This weekend, as we set our clocks back to Daylight Standard Time, many of us may ask ourselves, “Why, exactly, do we do this?”
Or, “Who decides when we change our clocks?”
Or, “Why is it called ‘Standard Time’ when it’s only in effect for four months out of twelve?”
The official reason for setting clocks back one hour is to save energy. By moving our daily activity toward the hours of maximum sunlight, we use less energy for lighting. Or so the argument goes. But one study has found energy savings are far lower than expected. And another found energy consumption actually increased with Daylight Saving Time.
Despite the questionable benefits of Daylight Saving Time (DST), America seems resigned to disrupting its daily schedule twice a year.
Certainly Congress appears to like the idea. Since making DST a permanent, nationwide standard in 1966, legislators have steadily expanded its yearly length from 27 weeks to 34 weeks.
Given Congress’ enthusiasm for fiddling with the clock, it’s surprising that legislators haven’t tried reforming the calendar. Congress has already reassigned two presidential birthdays to a more convenient time. Perhaps they might want to consider bringing order to our 263-year-old Gregorian calendar with the 13-month calendar.
At present, our year is divided into irregular months or 30, 31, and 28 days. In contrast, the international fixed calendar would neatly divide the year into 13 months, all beginning on a Sunday and ending on a Saturday, and all having 28 days. The extra month, called Sol, would be sandwiched between June and July. The only variations would be December 29, a holiday at the end of the year called not, as logic would have it, Sunday, but instead Year Day and a June 29, known as Leap Day, every four years.
Back in the 1920s, the idea drew the support of George Eastman, founder of the Eastman Kodak Company. Having made a fortune in the early photographic industry, Eastman was hardly an impractical dreamer. He strongly supported the 13-month calendar and believed, as he wrote in a 1928 Post article, it would soon become the international standard “because the world moves inevitably toward the practical.”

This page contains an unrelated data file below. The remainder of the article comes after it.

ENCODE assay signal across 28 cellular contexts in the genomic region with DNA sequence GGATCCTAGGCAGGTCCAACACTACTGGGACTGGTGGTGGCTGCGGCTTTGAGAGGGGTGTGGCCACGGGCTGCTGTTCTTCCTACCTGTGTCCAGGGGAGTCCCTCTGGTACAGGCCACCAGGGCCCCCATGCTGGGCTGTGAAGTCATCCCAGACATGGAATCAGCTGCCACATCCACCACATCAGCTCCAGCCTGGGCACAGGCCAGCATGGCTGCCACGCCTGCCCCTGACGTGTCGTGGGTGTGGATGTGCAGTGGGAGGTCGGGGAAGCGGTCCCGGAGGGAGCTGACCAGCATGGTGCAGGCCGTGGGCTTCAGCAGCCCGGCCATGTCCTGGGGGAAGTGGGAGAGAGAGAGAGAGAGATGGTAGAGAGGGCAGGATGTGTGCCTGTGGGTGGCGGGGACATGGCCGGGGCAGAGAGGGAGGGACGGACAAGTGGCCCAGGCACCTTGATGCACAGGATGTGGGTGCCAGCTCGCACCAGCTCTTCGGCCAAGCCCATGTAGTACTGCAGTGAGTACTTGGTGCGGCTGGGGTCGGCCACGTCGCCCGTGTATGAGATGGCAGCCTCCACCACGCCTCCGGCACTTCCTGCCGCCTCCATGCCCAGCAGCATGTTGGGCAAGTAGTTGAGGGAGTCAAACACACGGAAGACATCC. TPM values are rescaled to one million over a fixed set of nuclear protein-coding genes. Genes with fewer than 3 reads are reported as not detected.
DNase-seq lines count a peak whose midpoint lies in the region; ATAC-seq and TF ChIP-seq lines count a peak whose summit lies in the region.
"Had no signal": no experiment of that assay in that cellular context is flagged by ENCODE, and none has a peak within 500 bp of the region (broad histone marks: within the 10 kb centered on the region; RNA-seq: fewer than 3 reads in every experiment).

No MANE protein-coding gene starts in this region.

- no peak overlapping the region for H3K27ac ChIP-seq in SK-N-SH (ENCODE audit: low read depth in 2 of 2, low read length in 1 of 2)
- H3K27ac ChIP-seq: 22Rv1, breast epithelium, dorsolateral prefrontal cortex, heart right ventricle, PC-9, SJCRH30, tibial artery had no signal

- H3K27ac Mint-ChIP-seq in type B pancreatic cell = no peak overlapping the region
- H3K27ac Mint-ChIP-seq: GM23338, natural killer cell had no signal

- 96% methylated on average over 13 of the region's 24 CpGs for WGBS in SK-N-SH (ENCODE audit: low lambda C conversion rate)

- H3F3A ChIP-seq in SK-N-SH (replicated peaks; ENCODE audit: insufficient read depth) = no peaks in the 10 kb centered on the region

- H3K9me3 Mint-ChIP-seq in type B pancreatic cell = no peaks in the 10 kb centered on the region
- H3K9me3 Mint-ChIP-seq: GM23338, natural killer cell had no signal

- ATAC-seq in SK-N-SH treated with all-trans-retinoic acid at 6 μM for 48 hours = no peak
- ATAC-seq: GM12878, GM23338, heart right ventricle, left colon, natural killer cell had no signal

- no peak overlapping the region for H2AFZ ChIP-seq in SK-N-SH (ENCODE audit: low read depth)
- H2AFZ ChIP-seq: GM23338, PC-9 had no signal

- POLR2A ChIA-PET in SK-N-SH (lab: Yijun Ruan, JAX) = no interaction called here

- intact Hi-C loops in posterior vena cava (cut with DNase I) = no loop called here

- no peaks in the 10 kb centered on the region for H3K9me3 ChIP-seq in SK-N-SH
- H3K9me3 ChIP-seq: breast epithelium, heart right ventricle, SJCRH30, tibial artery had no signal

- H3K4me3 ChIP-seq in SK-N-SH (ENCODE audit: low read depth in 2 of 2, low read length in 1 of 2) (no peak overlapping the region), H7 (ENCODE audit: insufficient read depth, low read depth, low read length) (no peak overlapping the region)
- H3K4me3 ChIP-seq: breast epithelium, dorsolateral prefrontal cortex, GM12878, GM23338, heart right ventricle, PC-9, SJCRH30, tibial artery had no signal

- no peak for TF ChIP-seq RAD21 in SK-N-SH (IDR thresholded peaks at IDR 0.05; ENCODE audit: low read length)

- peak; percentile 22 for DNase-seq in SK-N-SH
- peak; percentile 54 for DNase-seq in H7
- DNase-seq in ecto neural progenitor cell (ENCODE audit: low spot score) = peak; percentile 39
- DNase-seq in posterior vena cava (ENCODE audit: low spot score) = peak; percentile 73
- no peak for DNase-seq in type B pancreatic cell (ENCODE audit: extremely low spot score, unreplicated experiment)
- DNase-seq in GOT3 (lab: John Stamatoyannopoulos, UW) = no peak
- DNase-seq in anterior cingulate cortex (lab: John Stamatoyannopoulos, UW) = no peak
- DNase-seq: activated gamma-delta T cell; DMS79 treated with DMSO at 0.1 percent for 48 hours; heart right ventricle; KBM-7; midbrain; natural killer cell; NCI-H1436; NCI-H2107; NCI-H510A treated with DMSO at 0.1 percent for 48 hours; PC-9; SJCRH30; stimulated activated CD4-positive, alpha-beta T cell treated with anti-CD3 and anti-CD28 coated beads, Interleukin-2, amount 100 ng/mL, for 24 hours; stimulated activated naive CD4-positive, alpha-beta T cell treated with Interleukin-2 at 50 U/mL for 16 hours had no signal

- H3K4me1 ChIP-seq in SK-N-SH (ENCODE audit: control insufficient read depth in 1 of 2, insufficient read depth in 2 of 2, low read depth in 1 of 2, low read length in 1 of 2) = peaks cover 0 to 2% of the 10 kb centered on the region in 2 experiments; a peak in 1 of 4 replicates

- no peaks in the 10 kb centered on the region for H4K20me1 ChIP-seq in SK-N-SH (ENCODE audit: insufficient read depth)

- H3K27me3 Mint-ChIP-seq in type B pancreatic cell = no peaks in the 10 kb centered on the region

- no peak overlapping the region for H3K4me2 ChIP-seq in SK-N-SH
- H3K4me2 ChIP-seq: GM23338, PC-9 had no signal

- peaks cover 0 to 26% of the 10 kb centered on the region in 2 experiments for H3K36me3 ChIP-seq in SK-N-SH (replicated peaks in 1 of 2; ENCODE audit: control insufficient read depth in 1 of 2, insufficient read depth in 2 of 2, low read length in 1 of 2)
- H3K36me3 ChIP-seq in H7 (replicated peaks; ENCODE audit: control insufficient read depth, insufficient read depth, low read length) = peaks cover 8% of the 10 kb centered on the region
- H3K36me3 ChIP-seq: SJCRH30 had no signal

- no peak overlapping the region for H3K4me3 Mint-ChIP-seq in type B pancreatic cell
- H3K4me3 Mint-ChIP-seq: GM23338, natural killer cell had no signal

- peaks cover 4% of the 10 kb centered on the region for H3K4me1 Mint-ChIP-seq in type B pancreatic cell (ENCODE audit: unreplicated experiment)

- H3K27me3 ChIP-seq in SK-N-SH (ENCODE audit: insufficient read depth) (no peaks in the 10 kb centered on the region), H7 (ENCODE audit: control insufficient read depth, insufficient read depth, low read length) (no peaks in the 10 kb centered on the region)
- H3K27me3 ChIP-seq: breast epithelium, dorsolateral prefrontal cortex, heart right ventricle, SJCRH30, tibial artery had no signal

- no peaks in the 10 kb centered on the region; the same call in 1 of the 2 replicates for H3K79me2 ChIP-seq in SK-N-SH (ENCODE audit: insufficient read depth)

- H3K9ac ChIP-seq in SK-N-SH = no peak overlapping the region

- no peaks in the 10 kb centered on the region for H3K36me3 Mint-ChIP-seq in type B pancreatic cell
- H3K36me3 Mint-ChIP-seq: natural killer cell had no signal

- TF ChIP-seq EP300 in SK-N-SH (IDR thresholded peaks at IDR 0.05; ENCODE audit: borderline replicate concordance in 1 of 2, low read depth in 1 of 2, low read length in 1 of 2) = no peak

The reformed calendar had several benefits, he claimed:
- It would standardize the schedules for debt and interest payments.
- It would let business owners accurately compare monthly revenues between years.
- Scheduling employees would be easier with the same number of work days and weekends in each month.
- Holidays could be moved to Mondays so that workers could enjoy two-day weekends.
This last benefit shows how dated the idea is. Most employees in 1928 worked six-day weeks. The 40-hour workweek only became a standard practice with the passage of the Fair Labor Standards Act of 1938.
Technology has achieved some of the other benefits. Computers enable businesses to set schedules and manipulate data between months of uneven length.
The 13-month calendar was part of a trend toward efficiency that arose in the 1910s, the same trend that brought standardized time to the country. But 20th-century Americans didn’t want too much efficiency. They balked at losing variety and spontaneity. Which is probably why they never embraced the highly uniform 13-month calendar. Among other things, it would set their birthday to the same day of the week every year. It was, perhaps, too predictable. We seem to like some variation in out time keeping.
Which, perhaps, is why we willingly change our clocks twice every year.